As regular readers have already noticed, I am a bit of a wine lover and I am always trying to educate myself to understand more about the world of wine! So let’s continue our series on wines with a guide to the best dry white wine for every occasion.

There is nothing quite like a nice glass of dry white wine to help celebrate a special occasion or just to relax after a long day. But what is the best dry white wine for you?

With so many different types and brands of wine on the market, it can be tough to decide which one to choose. In this blog post, I’ll discuss the different types of dry white wines and recommend my favourite picks for every occasion!

Defining Dry

There’s a lot of debate around what exactly constitutes a “dry” wine. For most people, it simply means that there’s no sweetness to the wine.

However, there’s a bit more to it than that. Technically speaking, a dry wine is one in which the majority of the sugar has been converted to alcohol. This means that the residual sugar is less than one percent of the wine’s volume.

In other words, if you have a liter of wine with four grams of sugar, it would be considered dry. Wines can also be considered medium dry if they contain between 12-17 g/L of sugar.

Anything beyond that is off-dry, medium, or sweet. So next time you’re reaching for a bottle of wine, take a moment to consider how dry you really want it to be!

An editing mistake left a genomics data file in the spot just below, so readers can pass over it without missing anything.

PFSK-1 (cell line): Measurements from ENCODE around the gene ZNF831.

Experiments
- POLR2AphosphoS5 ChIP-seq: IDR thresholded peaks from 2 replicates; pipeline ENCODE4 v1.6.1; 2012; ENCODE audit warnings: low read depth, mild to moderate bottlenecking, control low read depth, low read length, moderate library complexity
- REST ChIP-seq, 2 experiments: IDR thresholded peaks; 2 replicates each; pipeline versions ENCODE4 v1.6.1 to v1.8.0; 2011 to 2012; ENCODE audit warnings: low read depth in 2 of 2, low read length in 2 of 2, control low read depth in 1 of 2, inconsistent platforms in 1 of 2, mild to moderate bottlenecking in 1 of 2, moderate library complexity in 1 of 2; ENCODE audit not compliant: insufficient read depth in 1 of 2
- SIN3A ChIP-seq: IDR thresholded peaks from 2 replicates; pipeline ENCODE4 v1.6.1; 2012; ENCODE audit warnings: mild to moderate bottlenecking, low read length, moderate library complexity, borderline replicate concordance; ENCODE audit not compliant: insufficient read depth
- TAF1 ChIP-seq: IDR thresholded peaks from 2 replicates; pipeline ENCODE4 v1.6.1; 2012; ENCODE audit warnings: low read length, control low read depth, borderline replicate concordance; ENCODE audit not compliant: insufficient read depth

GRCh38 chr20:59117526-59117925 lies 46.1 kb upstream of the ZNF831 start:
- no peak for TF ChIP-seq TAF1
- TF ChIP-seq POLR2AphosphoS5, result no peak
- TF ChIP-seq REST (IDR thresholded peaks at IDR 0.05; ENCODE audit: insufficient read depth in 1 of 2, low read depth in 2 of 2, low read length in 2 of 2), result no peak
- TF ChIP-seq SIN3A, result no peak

Very Dry Whites

Very dry whites are wines that have very little residual sugar. Therefore, they have a dry characteristic and crispness that makes them perfect for dry wine lovers.

However, these wines can also be high in acidity, which can make them feel sharp on the palate. As a result, it is important to find a very dry white that has a good balance.

One of the best examples of a very dry white wine is Sauvignon Blanc. This wine is known for its intense acidity, but it also has good fruit flavors that help to round out the wine.

Another excellent choice is Chablis, which is a type of Chardonnay that is grown in the cool climate of Burgundy. Chablis tends to be very lean and mineral-driven, with a lovely acidity that makes it perfect for pairing with food. If you are looking for a very dry white wine, these are two excellent choices.

Sauvignon Blanc

Sauvignon Blanc is one of my favorite wines. It’s dry, crisp, and refreshing, with just a hint of underlying fruitiness. It’s perfect for sipping on its own or for pairing with food.

The major growing regions for Sauvignon Blanc are Bordeaux, the Loire Valley, New Zealand, South Africa, Austria, California, and Washington State. Each region produces a slightly different style of wine, so it’s fun to explore the different flavors that Sauvignon Blanc has to offer.

Whether you’re looking for a refreshing summer wine or a rich and complex winter wine, there’s a Sauvignon Blanc out there that will suit your taste.


Albariño is a delicious Spanish wine that pairs perfectly with seafood. It has bright acidity and refreshing flavors of citrus and light salty notes. The Portuguese call it Alvarinho.

This dry wine is perfect for enjoying with the plentiful seafood in Spanish cuisine. Whether you’re enjoying a meal at home or out at a restaurant, Albariño is a great choice for pairing with your favorite seafood dishes.